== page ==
We, partner and fellow artist Mels Dees and I, happened to be on the island of Terschelling when the coronavirus hit The Netherlands. We had planned a two-week holiday and took some art tools and a lot of books with us. We waved goodbye to the American friends who would look after our house. New York writer West Moss, author of “The Subway Stops at Bryant Park” and winner of the Saturday Evening Post’s Fiction Contest planned to do some new work in our place: www.nwestmoss.wordpress.com
It was never to be, because in a few days time the first Dutch Corona patients and, in the days after, a fast-growing number of infected contacts were discovered and strict measures were taken – both nationally and internationally.
We had spent two days on the island when, in the middle of the night, we received a mail from West that she and her friend Laura were heading towards Schiphol, the main national airport, on their way back home. International air connections and borders were being closed down. The pace at which these measures were taken and their severity frightened us. Our prime minister Marc Rutte, accompanied by his chief ministers gave a press conference on the television – looking very serious, for a change. There even was a sign language interpreter standing next to him, something rarely seen on Dutch television.
We cycled around on Terschelling and enjoyed the pristine beaches. The Corona Crisis stayed a bit abstract because there was zero contagion on the island. However, we all had to take the obligatory precautions: keeping a distance of 150 cm to the next person (not belonging to your own household), washing hands a lot, using disinfection gel at supermarkets, staying at home when if you were coughing, sneezing or running a temperature. This would last for two weeks or for as long as it would be necessary. Schools were closed. In fact, the closure of the restaurants and bars happened half an hour after the PM’s press conference. Long queues formed in front of the Dutch coffee shops (where you can buy cannabis) and funny enough, they reopened the next day.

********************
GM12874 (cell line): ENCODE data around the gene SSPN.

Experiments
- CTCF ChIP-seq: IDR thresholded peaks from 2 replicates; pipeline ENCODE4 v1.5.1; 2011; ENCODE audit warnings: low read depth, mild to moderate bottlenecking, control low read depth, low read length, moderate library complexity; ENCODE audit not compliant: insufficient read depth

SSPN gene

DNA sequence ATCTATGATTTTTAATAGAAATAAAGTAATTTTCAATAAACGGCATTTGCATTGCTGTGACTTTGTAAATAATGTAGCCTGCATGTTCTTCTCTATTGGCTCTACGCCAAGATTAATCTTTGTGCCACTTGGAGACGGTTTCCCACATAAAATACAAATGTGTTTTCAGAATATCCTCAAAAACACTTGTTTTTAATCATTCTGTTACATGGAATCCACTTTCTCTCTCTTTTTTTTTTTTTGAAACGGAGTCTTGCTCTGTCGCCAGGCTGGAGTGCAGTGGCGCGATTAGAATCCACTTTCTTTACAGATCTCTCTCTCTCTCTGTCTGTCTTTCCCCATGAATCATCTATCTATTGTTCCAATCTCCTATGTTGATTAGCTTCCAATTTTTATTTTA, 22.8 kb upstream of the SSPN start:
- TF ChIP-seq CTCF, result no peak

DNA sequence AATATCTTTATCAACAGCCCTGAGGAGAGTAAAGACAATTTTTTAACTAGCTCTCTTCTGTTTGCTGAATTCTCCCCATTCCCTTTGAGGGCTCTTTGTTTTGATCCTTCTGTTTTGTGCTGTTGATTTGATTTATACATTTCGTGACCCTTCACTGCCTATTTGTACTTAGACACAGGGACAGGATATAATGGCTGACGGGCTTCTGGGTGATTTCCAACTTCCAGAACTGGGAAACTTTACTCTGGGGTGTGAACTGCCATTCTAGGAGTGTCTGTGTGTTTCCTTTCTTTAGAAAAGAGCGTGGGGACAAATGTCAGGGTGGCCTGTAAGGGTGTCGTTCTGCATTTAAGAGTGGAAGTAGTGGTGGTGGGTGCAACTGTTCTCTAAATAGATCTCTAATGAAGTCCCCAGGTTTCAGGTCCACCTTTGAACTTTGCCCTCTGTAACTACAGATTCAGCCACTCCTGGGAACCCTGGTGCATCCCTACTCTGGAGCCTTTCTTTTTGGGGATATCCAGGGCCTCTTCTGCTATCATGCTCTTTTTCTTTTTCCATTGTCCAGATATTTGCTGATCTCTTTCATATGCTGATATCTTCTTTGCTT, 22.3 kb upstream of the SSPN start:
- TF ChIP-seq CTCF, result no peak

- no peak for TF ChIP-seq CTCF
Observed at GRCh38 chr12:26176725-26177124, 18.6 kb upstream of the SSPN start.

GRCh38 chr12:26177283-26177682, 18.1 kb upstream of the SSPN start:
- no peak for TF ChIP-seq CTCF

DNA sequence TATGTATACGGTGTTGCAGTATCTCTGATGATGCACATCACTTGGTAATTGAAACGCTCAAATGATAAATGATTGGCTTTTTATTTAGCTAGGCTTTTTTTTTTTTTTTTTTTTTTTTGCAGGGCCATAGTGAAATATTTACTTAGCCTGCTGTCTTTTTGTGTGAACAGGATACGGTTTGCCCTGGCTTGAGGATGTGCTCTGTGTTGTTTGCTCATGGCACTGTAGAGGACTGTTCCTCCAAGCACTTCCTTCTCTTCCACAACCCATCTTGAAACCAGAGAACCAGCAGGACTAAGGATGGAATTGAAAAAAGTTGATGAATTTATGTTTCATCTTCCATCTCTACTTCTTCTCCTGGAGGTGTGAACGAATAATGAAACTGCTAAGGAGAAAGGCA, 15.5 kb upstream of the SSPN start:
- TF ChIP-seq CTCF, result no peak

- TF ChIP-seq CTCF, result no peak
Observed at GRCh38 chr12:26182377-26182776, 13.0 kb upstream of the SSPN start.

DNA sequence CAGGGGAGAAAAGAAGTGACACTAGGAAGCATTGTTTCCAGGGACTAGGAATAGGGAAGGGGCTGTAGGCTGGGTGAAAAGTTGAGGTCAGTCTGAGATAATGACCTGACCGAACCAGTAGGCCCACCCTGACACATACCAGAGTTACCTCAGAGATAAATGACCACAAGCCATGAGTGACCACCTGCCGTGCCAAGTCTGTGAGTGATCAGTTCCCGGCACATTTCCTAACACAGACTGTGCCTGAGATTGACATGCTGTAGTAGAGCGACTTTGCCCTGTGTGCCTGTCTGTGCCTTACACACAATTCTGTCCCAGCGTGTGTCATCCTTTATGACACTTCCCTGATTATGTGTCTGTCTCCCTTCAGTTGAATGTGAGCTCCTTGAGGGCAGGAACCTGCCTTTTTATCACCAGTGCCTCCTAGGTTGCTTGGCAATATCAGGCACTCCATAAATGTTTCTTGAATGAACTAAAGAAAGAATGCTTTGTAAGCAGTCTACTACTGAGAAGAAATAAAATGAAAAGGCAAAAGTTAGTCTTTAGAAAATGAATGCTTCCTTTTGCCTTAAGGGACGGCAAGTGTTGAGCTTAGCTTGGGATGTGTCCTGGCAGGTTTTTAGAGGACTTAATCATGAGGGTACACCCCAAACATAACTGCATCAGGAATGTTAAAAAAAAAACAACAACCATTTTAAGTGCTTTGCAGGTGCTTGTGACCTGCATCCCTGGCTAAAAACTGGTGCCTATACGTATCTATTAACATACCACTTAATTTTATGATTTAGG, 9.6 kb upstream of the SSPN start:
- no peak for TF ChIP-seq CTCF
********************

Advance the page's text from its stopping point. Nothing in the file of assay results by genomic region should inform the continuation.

Each night we watched the news on television in our rented cottage. Day by day the situation became more and more grim. The number of infected people was listed, as were the number of Intensive Care patients and the death toll. There was a map of The Netherlands and our home region was hit hardest. We decided to extend our stay at Terschelling and booked a new cottage. After two weeks we moved to the next rented cottage.
As artists, you’re never out of work. Somehow the delicious feeling of being bored never lasts for long. Any experience or impression can be inspirational and may trigger a new flow of thoughts, leading to new work.
We found out that there was a huge project being executed at Terschelling, eradicating an invasive plant species from New Zealand (Pigmy weed or Crassula) from the island’s vulnerable sweet-water ponds. They drain the water from infected areas, lowering the ground water level, and then shovel off the matted plants.